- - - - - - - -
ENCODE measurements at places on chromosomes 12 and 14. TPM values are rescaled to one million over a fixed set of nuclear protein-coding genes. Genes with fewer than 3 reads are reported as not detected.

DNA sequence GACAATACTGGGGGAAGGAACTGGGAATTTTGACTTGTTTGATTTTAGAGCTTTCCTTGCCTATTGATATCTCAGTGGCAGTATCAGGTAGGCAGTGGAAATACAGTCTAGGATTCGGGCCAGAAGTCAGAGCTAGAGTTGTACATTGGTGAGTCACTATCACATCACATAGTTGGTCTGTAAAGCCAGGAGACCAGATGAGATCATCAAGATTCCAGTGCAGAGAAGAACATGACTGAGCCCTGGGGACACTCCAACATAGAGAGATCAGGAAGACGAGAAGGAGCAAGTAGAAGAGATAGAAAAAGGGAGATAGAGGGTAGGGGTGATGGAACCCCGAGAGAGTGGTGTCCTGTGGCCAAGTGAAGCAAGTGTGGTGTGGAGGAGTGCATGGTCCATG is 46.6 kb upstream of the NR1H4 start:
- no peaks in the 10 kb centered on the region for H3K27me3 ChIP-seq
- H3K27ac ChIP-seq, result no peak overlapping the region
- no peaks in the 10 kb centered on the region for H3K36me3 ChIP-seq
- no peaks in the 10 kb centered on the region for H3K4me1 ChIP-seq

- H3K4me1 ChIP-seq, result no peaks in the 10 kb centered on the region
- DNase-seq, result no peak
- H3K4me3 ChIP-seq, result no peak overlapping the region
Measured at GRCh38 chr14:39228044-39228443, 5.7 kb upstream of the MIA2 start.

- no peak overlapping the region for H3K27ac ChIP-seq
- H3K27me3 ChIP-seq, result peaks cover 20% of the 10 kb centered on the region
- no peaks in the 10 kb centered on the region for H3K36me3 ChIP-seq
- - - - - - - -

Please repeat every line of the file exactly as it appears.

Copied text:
ENCODE measurements at places on chromosomes 12 and 14. TPM values are rescaled to one million over a fixed set of nuclear protein-coding genes. Genes with fewer than 3 reads are reported as not detected.

DNA sequence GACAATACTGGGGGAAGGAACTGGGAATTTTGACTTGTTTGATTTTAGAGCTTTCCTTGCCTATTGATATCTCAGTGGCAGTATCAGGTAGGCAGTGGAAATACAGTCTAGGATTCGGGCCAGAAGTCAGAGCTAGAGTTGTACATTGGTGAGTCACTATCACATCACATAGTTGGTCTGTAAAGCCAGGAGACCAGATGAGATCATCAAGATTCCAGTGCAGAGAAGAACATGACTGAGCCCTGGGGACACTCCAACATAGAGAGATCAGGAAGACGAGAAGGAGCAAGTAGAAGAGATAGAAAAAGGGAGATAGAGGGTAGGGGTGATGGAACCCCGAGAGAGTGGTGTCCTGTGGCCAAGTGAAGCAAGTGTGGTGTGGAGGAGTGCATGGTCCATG is 46.6 kb upstream of the NR1H4 start:
- no peaks in the 10 kb centered on the region for H3K27me3 ChIP-seq
- H3K27ac ChIP-seq, result no peak overlapping the region
- no peaks in the 10 kb centered on the region for H3K36me3 ChIP-seq
- no peaks in the 10 kb centered on the region for H3K4me1 ChIP-seq

- H3K4me1 ChIP-seq, result no peaks in the 10 kb centered on the region
- DNase-seq, result no peak
- H3K4me3 ChIP-seq, result no peak overlapping the region
Measured at GRCh38 chr14:39228044-39228443, 5.7 kb upstream of the MIA2 start.

- no peak overlapping the region for H3K27ac ChIP-seq
- H3K27me3 ChIP-seq, result peaks cover 20% of the 10 kb centered on the region
- no peaks in the 10 kb centered on the region for H3K36me3 ChIP-seq